Prominent citizens from Delhi, Mumbai and about 40 other cities across the country will take to the streets on Sunday as a part of an “India marches against corruption” programme.
The demonstration, organised by non-governmental organisations (NGOs), will push for a law to set up an effective anti-corruption body to cleanse the system. Corruption seeping across the governments at the Centre and states should be the focus and target both politicians and bureaucrats, said organisers.
Organisers, who were quite optimistic of India’s economic turnaround if the country has a body on the lines of one the Hong Kong government introduced after hundreds of thousands of people hit the streets, have already petitioned the government with a citizens-drafted bill for enactment to effectively curb corruption.
“There was much worse corruption in Hong Kong in the 1970s than we have in India today. Lakhs of people came on the streets. As a result, the government had to set up an Independent Commission Against Corruption (ICAC), which was given complete powers. In the first instance, ICAC sacked 119 out of 180 police officers. This sent a strong message to the bureaucracy that corruption would not be tolerated. Today, Hong Kong has one of the most honest governance machinery,” the organisers said in a statement.
It is the same group of the NGOs that petitioned the group of ministers headed by Pranab Mukherjee and set up by the Prime Minister early this month to tackle corruption, submitting its own draft of the bill that can create an effective authority unlike the recommendatory Lokpal the government is planning.
The march in Delhi from the Ramlila Grounds to Jantar Mantar on the day of Mahatma Gandhi’s death anniversary will be led by Delhi Archbishop Vincent M Concessao, social activists Swami Agnivesh, Anna Hazare, Mahmood Madani and Syed Rushaid Kalbe Rizvi, among others.
It is part of a nationwide movement called “India Against Corruption” started, among others, by Sri Sri Ravi Shankar, Swami Ramdev, Concessao, former police officer Kiran Bedi, Hazare and dancer Mallika Sarabhai to build pressure on the government to enact the law that can help plug corruption.
The marchers across the country will be carrying copies of a draft bill prepared by Justice Santosh Hegde, Bedi, former Chief Election Commissioner JM Lyngdoh and others for appointment of a Lokpal at the Centre and Lok Ayuktas in the states.
The organisers said that the Lokpal Bill that the government has been talking about all these years is only a showpiece providing for only an advisory authority with jurisdiction only over the politicians in power.
“The proposed Lokpal will recommend to the government to prosecute its ministers. Will any prime minister have the political courage to do that?” the organisers asked. They have, therefore, drafted a Bill that provides for an independent authority that will not only investigate but prosecute the corrupt and ensure they go to jail within two years. “This campaign is neither aligned to nor against any political party. We feel that every political party has misused its position whenever they have been in power or otherwise. Therefore, it is extremely important that the citizens of this country unite to demand systemic changes,” the organisers underlined.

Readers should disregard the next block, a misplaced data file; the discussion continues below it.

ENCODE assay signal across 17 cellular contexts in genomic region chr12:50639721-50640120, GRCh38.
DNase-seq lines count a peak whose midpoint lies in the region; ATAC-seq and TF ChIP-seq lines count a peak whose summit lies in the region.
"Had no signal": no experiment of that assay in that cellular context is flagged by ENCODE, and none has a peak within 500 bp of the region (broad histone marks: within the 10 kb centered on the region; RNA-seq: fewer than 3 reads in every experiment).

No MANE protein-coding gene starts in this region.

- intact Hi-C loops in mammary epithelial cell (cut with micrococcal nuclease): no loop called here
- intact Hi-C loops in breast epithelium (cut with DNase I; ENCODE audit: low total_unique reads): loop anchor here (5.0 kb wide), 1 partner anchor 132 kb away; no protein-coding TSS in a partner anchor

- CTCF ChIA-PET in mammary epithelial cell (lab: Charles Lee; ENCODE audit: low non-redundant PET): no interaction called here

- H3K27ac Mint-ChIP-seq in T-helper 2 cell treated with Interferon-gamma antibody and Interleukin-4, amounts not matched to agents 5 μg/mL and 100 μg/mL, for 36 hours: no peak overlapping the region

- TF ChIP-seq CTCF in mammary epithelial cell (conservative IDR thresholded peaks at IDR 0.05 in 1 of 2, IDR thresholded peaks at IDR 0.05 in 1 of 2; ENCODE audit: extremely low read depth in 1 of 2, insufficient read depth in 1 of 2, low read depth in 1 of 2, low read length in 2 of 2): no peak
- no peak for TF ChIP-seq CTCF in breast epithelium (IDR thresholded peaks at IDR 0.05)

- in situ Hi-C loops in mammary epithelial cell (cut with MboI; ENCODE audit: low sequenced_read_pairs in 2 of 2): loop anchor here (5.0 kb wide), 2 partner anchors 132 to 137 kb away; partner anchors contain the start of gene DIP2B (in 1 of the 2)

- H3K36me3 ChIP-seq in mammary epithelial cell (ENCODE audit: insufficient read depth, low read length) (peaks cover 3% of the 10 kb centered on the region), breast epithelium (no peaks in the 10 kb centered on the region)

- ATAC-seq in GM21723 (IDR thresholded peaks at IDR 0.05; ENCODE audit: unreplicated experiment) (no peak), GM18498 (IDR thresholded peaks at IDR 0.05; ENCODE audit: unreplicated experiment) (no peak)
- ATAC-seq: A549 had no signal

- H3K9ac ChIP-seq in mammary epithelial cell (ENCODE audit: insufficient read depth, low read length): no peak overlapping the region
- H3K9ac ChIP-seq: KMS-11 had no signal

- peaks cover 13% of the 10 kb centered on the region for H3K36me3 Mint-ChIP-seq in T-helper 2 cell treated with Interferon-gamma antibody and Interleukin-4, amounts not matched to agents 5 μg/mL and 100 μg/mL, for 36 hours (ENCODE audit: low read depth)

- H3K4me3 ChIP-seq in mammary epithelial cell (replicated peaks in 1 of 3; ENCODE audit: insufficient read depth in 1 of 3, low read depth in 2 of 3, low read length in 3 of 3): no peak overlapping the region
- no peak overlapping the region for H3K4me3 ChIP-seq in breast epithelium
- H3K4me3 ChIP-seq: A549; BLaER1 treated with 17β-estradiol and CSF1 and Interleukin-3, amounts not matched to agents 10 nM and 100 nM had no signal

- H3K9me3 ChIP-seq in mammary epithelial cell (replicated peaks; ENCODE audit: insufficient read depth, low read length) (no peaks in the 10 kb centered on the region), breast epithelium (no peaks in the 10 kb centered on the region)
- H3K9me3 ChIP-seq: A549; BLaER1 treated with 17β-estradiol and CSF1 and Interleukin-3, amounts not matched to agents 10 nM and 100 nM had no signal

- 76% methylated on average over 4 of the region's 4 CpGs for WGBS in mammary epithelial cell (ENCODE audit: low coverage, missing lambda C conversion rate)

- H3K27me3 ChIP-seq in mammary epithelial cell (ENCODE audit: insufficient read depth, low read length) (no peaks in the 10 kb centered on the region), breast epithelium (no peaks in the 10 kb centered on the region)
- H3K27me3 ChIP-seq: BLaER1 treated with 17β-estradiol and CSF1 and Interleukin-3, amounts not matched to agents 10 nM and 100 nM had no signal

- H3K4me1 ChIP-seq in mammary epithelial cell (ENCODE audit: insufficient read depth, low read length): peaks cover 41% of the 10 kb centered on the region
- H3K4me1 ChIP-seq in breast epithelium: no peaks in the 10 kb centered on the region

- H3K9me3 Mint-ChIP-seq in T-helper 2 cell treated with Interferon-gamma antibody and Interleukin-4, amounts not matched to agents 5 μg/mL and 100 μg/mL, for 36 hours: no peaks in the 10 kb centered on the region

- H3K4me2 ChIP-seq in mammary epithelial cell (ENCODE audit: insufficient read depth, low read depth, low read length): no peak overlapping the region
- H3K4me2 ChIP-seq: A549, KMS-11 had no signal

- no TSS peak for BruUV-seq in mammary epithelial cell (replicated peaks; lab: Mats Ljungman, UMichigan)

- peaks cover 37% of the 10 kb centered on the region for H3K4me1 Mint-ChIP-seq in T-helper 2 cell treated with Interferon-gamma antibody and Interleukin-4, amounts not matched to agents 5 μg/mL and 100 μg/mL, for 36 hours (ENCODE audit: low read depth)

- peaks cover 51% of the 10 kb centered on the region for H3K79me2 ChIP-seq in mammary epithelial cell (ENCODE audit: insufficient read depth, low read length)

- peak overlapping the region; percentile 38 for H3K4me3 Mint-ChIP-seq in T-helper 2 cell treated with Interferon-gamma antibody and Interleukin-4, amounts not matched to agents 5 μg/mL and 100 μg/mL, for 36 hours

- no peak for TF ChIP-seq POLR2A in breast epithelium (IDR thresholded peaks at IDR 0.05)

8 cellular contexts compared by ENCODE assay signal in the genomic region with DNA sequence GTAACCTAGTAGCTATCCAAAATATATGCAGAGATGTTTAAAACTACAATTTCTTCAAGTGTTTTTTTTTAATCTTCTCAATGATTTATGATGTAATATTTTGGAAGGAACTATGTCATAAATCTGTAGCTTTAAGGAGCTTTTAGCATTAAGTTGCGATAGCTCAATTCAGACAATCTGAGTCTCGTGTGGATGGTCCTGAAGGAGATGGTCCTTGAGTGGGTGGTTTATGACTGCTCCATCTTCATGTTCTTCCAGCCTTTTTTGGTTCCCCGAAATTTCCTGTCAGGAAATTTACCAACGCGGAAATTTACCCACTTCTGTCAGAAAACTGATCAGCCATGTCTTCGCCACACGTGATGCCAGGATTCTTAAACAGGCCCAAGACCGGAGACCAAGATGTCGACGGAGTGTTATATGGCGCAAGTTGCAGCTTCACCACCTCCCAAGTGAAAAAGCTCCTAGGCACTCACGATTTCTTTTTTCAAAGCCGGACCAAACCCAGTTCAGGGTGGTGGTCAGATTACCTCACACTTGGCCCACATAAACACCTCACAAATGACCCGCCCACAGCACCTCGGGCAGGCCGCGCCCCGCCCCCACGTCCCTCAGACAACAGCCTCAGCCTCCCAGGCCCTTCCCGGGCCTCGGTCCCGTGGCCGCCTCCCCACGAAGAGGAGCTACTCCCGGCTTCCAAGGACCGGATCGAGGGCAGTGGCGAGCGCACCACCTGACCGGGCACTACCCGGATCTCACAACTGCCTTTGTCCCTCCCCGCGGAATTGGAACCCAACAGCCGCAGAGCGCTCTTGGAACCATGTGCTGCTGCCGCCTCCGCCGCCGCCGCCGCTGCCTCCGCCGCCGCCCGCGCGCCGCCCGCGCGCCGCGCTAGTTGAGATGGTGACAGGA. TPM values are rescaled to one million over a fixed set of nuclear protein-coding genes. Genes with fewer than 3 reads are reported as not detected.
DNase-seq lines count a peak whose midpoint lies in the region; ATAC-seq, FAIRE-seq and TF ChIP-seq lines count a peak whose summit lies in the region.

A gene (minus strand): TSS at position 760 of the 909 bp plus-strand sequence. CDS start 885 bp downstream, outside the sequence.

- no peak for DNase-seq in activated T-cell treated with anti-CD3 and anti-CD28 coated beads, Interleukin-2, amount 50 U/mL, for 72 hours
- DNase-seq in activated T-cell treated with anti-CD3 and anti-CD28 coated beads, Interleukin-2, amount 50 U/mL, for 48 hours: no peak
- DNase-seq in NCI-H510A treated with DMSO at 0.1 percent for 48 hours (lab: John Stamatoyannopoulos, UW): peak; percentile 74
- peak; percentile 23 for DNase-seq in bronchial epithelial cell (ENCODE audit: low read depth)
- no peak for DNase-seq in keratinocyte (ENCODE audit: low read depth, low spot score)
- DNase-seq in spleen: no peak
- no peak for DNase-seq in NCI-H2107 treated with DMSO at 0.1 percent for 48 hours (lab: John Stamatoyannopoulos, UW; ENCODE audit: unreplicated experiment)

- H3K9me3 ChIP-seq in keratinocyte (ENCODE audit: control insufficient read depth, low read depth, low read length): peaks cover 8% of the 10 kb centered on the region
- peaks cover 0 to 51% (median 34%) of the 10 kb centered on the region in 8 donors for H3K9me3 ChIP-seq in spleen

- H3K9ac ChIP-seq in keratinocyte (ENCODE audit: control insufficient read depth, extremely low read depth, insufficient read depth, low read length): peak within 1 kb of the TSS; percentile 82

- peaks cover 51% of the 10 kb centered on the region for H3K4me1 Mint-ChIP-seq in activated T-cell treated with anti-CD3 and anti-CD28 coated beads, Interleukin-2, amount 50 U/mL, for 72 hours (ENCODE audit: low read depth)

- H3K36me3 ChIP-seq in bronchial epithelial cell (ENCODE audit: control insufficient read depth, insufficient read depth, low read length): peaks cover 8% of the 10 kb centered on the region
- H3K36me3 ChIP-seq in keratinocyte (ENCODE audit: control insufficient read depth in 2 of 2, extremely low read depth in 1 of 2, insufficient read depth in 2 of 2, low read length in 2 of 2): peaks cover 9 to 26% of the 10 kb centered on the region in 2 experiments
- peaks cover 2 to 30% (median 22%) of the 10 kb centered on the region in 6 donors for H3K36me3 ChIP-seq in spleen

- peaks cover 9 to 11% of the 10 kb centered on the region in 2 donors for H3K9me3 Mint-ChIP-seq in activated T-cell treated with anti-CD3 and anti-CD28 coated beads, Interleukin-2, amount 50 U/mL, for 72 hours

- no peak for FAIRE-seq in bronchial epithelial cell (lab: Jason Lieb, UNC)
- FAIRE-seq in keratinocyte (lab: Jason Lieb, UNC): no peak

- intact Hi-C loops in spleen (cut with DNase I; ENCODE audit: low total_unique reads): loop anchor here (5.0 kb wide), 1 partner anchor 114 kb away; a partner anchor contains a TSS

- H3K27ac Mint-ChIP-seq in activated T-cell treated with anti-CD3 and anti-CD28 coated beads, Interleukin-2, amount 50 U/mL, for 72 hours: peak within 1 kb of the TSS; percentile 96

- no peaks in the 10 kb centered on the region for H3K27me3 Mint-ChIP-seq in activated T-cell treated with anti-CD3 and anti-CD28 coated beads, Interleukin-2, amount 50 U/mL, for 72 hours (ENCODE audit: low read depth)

Pointing out that no politician or senior bureaucrat ever goes to jail despite huge evidence because the Central Bureau of Investigation (CBI) and the anti-corruption bureau (ACB) directly come under the government and its permissions are necessary at the stage of investigation and prosecution.
The law proposed by the organisers envisages the Lokpal as an independent body with the CBI, Central Vigilance Commission (CVC) and ACB merged into it and with powers to initiate investigation and prosecution against both politicians and officers without needing any permission. The bill envisages completion of probe within one year and completion of the trial in the next one year so that the corrupt go to jail within two years. Currently, no corrupt officer is dismissed because the CVC, which is supposed to dismiss the corrupt, is only an advisory body, while the organisers’ bill gives complete powers to the Lokpal and Lok Ayuktas to order dismissal, and they will have powers even to investigate and prosecute the judges without requiring any permission.
Today, no action is taken against corrupt judges because permission is required from the Chief Justice of India to even register a first information report against corrupt judges. Citizens exposing corruption find no action on their complaints, while the proposed law will require Lokpal and Lok Ayukta to probe and hear every complaint.
While the CBI and vigilance departments function in secrecy, which breeds corruption within, the proposed law envisages all investigations to be transparent and all case records made public after the probe is completed.
The proposed law also envisages that politicians will have absolutely no say in selection of the chairman and members of the anti-corruption body as they will be selected through a transparent and public participatory process.